In some industries, sludge and monopoly power feed off each other. The small number of dominant internet providers, for instance, reduces the chances that a new entrant can design a business strategy around undercutting Comcast’s and Verizon’s sneaky fees. Those new entrants don’t exist. Comcast and Verizon have also figured out how to make the cancellation of internet service unpleasant and time-consuming. Airlines — another concentrated industry — use frequent-flier programs in a similar way, effectively punishing customers for switching to a different carrier.

The Biden administration is trying to address both causes of sneaky fees. On antitrust, it has adopted a policy more confrontational than that of any other administration in decades. That effort is in its early stages, without many big victories. Still, the administration does seem to be taking corporate concentration seriously.

As for the sludge itself, the administration has already taken steps to restrict a few examples, such as charges for late payments on credit cards. Biden has asked Congress to pass a law with stricter rules for other industries.

The administration’s bigger focus for now is on disclosure — requiring companies to tell consumers up front what the full cost will be. The Transportation Department has proposed such a rule for airlines.

Disclosure rules often have the advantage of being easier to enforce than outright bans on sneaky fees: If the government bans one kind of fee, companies can often repackage it in another way. “The best we could hope for is that consumers see the full costs transparently and that the government facilitates that,” Thaler, a Nobel laureate in economics, told me.

Ramamurti, the Biden adviser, put it this way: “We don’t want firms to be competing with each other to be hiding the true price of their product.”

How much of a difference Biden’s actions will make remains unclear. But the administration’s effort is based on an idea supported by a lot of evidence: The free market doesn’t solve all problems.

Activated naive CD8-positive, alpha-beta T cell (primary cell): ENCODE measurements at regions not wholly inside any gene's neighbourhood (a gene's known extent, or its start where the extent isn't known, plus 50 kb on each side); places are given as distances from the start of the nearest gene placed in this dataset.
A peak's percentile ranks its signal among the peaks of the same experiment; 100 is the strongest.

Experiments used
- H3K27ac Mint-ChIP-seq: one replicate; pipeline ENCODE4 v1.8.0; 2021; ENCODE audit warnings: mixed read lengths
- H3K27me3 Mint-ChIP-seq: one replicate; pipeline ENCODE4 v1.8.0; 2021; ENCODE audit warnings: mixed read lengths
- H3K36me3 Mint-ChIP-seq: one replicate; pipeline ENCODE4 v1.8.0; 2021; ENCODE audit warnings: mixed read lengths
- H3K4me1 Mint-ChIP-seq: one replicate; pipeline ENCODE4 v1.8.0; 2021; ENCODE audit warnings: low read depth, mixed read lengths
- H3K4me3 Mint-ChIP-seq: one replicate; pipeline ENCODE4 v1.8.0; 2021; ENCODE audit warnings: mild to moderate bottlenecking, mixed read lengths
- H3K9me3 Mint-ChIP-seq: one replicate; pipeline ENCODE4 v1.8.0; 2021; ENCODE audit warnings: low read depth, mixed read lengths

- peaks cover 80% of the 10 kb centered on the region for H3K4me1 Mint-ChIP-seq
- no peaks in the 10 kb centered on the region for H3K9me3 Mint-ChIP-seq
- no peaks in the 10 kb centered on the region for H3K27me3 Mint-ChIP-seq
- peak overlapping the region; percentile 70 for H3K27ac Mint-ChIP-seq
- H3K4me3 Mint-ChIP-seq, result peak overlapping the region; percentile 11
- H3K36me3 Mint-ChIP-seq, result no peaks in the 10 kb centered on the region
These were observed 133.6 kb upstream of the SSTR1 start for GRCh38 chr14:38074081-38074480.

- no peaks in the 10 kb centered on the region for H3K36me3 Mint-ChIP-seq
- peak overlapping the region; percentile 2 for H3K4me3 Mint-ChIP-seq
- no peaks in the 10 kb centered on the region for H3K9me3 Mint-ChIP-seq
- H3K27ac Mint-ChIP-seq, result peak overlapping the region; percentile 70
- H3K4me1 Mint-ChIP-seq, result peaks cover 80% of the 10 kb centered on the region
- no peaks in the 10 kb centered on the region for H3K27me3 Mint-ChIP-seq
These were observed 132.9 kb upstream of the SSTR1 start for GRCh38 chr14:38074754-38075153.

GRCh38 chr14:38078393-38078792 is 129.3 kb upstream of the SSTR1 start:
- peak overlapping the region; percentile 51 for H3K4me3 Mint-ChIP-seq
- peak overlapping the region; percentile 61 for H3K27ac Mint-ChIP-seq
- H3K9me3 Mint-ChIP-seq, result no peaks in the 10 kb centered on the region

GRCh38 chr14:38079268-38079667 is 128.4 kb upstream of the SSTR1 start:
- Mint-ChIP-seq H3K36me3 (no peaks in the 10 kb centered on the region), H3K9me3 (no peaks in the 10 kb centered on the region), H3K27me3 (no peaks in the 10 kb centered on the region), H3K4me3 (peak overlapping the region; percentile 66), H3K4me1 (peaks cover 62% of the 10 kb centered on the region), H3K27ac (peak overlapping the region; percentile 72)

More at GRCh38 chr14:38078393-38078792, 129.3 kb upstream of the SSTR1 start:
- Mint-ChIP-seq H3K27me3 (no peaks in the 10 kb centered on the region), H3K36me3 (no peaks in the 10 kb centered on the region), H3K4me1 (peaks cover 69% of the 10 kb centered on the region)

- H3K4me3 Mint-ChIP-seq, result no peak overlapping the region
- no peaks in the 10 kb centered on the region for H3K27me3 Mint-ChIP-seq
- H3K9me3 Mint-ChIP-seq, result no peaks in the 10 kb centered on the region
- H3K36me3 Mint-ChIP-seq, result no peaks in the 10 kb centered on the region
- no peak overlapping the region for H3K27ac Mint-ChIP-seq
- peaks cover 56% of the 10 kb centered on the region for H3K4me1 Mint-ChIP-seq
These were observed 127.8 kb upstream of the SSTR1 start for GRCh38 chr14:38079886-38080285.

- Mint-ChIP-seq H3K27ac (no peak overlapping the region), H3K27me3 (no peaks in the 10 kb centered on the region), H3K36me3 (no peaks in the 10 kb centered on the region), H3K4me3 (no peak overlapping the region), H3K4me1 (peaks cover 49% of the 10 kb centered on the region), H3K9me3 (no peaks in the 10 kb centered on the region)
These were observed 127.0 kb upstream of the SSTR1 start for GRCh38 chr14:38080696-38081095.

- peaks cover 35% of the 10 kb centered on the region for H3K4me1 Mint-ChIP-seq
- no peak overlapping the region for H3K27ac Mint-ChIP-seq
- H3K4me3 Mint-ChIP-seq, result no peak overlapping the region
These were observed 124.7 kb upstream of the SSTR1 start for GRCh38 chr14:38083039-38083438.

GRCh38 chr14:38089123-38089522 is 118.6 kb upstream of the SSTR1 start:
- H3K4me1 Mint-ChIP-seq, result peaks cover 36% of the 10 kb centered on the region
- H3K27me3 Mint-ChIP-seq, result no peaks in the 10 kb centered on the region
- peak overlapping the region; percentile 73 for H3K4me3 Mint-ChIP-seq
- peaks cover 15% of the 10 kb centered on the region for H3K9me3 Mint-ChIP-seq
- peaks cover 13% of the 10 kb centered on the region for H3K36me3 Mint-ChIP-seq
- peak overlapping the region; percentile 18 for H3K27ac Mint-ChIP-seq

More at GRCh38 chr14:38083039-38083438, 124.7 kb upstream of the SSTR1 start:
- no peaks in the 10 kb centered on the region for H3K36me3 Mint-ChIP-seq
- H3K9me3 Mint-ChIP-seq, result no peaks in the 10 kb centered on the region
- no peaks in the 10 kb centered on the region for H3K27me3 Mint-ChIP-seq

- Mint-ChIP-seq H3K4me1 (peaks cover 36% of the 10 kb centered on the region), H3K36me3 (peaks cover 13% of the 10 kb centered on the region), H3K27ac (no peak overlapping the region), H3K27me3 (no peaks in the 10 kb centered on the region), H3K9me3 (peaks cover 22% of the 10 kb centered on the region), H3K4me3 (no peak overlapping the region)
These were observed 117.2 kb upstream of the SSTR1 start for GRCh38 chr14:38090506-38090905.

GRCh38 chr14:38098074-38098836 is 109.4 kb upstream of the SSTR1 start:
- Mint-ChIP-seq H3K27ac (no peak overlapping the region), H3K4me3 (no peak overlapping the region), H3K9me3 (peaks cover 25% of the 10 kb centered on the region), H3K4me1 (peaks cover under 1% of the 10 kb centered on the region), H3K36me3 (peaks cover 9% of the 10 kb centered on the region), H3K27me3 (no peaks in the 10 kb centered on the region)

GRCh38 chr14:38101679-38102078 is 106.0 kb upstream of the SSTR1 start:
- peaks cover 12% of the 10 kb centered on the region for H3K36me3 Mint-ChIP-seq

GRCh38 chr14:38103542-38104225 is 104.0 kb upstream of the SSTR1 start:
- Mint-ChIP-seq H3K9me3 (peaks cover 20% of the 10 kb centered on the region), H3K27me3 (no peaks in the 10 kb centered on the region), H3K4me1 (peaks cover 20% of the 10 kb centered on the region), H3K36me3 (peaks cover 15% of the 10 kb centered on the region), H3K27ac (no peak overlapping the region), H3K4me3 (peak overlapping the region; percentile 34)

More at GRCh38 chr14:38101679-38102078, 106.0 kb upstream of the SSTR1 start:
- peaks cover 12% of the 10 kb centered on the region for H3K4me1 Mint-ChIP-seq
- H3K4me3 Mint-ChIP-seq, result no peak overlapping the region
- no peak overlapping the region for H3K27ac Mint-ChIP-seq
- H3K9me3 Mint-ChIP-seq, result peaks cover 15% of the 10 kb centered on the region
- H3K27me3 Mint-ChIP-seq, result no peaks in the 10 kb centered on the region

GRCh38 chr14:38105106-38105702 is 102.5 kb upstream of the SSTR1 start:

The U.S. government over the past half-century has moved toward an economic policy that often allows corporations to behave as they want, based on the theory that the free market will solve any excesses. The results haven’t been very good. During that same half century, economic growth has slowed, corporate profits have risen faster than wages, income inequality has soared, and living standards have grown slowly.

Sneaky fees turn out to be a small but telling example of why the modern economy isn’t working so well for many Americans.

  • New York City, which has struggled to house an influx of migrants, is buying bus tickets for those who want to seek asylum in Canada.

  • A Texas man who killed 23 people in El Paso in 2019, the deadliest anti-Latino attack in recent U.S. history, pleaded guilty to hate crimes.

  • A new drug quashes all Covid variants. Regulatory hurdles make it unlikely to reach the U.S. anytime soon.

Your height — and your children’s height — shouldn’t matter, Mara Altman argues on a podcast.

Don’t give advice, do acknowledge reality: David Brooks reflects on how to support someone in despair after losing a friend to suicide.

Every morning at 9 a.m. sharp, around a dozen New Yorkers meet to jump into the icy Atlantic Ocean. They’re part of the New York Dippers Club, one of the many cold water therapy groups that began this winter.

Cold plunges are having a moment, Alyson Krueger writes in The Times. But the idea isn’t new: The ancient Greek physician Hippocrates believed that water therapy could alleviate fatigue. Modern fans of the practice say it improves mental clarity or alleviates pain. The science behind it, however, isn’t clear.